Tuesday, June 21, 2016

New Zealand: Businesses Not Geared Up For Older Workers

New Zealand's Retirement Commissioner has issued a report finding that while the number of New Zealanders working past 65 is on the rise, most businesses are not geared up for them. According to the study--"Ageing workforce business survey, May 2016"--carried out as part of the Commissioner’s review of retirement income policies, 83% of the 500 companies questioned have no policies or strategies in place for workers aged over 50. Furthermore, "it doesn’t matter what sort of work they do: the results for those engaged in manual work, such as farming and forestry, were no different to those in manufacturing or the service sector."

Among other things, the survey found that:
  • 69% of the businesses agree that there’s a shortage of highly experienced workers in their industry;
  • 70% are concerned about losing skills and experience when older workers retire; and
  • 77% of companies do not carry out any active retirement planning to help their employees transition from full-time work.
Source: Commission for Financial Capability "Businesses ignore NZ's ageing workforce" (June 21, 2016)

Pew Research Finds More Older Americans Working Longer, and More

In an analysis of BLS data, the Pew Research Center has found that more Americans aged 65 and older are working than at any time since the turn of the century, and that they are spending more time on the job than did their peers in previous years. Thus, in May 2016, 18.8% of older Americans--nearly 9 million people--reported being employed full- or part-time, compared to May 2000, when just 12.8% of 65-and-older Americans--about 4 million people--said they were working.

With respect to the amount of time spent working, Pew Research Center reports that the percent of older Americans working part-time (fewer than 35 hours a week) fell from 46.1% in May 2000 to 36.1% in May 2016.
The share of both older men and older women who are working has grown over time, but working during what are commonly thought of as retirement years remains a largely male phenomenon: Although less than 45% of the total 65-and-older population are men, they represent more than 55% of older workers. Older Asians (20.2%) and whites (19%) are somewhat more likely to be working than older blacks (16.7%).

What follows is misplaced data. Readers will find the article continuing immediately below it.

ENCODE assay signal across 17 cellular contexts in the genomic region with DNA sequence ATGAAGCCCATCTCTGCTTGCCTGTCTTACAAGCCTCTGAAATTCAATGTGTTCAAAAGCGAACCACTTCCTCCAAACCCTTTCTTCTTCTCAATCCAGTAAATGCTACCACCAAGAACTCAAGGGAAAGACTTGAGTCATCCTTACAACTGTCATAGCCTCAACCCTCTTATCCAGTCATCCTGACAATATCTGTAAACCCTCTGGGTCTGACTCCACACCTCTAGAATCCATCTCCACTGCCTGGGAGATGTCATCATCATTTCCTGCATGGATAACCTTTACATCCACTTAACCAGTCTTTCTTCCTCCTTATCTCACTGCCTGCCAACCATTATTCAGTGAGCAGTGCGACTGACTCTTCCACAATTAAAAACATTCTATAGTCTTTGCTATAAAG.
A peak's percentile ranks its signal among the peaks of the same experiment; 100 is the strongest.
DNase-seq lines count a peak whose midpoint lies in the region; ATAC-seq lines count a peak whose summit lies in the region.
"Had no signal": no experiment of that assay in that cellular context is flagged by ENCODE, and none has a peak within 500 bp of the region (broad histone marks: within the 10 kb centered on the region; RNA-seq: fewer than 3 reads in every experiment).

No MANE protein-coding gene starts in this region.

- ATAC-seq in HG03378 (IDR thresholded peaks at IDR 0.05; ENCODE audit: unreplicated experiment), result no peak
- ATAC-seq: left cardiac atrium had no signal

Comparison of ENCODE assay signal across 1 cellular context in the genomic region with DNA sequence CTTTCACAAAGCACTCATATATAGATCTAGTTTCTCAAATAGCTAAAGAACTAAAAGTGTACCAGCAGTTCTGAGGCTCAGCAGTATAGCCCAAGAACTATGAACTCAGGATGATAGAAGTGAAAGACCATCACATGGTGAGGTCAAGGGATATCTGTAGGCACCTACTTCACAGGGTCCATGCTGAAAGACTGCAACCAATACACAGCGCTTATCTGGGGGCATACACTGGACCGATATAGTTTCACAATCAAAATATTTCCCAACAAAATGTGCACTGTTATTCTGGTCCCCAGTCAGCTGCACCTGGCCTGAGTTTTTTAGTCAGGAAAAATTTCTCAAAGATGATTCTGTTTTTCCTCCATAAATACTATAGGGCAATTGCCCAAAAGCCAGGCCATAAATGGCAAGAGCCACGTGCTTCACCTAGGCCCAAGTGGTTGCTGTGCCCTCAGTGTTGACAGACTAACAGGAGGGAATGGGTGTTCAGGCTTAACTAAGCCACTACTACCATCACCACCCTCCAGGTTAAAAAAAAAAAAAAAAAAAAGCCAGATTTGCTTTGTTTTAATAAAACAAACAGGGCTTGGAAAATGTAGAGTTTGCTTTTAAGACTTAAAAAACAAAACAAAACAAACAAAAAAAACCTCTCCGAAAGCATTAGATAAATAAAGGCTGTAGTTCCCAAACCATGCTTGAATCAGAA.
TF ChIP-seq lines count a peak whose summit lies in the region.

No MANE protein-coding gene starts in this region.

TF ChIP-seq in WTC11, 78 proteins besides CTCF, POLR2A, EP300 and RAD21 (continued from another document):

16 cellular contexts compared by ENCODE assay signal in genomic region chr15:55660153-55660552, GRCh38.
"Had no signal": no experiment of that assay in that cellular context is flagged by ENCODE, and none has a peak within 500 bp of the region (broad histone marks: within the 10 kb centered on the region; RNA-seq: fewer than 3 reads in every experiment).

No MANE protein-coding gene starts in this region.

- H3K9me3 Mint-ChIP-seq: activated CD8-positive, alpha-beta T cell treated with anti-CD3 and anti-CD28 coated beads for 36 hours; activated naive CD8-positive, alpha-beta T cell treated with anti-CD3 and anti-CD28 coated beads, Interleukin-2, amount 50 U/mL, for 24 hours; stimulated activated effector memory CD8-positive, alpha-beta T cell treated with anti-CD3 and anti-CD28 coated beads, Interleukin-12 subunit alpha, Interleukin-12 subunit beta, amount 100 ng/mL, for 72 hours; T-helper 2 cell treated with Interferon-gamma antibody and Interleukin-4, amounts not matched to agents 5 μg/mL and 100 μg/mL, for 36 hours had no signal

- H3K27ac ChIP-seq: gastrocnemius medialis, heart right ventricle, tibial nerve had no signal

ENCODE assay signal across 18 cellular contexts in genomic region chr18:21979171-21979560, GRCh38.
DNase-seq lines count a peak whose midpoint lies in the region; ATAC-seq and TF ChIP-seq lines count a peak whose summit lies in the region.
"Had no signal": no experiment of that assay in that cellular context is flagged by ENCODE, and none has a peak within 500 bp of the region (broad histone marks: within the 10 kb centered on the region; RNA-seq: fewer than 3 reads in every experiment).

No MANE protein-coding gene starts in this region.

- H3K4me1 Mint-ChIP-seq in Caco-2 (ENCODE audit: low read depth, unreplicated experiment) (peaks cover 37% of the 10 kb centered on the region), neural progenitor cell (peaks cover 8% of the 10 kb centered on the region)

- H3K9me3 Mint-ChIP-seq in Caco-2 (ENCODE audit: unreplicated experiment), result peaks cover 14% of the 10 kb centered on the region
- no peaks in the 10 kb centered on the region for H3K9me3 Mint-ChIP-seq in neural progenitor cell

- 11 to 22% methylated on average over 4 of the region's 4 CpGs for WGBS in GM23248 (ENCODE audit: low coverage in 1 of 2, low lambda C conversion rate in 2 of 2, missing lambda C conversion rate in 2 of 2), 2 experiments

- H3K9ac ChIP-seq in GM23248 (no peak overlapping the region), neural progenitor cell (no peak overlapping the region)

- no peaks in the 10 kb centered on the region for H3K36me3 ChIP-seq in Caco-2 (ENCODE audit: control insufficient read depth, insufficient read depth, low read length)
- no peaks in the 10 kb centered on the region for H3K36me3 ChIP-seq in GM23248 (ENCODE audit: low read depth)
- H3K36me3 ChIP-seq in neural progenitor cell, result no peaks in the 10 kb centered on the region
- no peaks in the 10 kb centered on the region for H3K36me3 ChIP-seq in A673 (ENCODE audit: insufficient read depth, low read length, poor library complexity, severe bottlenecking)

Source: Pew Research Center Fact Tank (June 20, 2016)

Thursday, April 14, 2016

Slovenia Proposes to Raise Retirement Age to 67

According to an article by Marja Novak, Slovenia’s labor ministry proposed raising the retirement age to 67 from 59, in line with a suggestion from the International Monetary Fund. However, this was qualified later;
Prime Minister Miro Cerar told reporters later on Wednesday that government had not yet decided when it will prepare a new pension law and pointed out that a previous pension reform, enforced at the start of 2013, was still ongoing.

In line with the 2013 pension reform the retirement age will be gradually raised to 65 by 2019.

Source: Reuters "Slovenian ministry proposes retirement age increase to 67 from 59" (April 13, 2016)

Tuesday, February 23, 2016

Older Women Reshaping U.S. Job Market: Wall St. Journal

Writing in the Wall St. Journal, Nick Timiraos, follows up on the changing demographics of the U.S. workforce: "Since the start of the most recent recession in December 2007, the share of older working women has grown while the percentage of every other category of U.S. worker—by gender and age—has declined or is flat." In addition to providing some human interest angles, the article also points out:
The U.S. unemployment rate fell below 5% last month, a level not seen since early 2008. That drop, which happened faster than many economists had expected, should trigger employers to offer higher wages as they chase fewer potential hires. But the textbook case is muddled by the shifting demographics of the U.S. workforce.

Older men and women are leaving the workforce more slowly than in the past, suggesting a greater potential labor supply—and more slack—than an unemployment rate below 5% would typically imply. Such economic slack must be cinched—by finding jobs for discouraged younger workers, for example—before wages can rise more broadly.
Source: Wall St. Journal "How Older Women Are Reshaping U.S. Job Market" (February 23, 2016)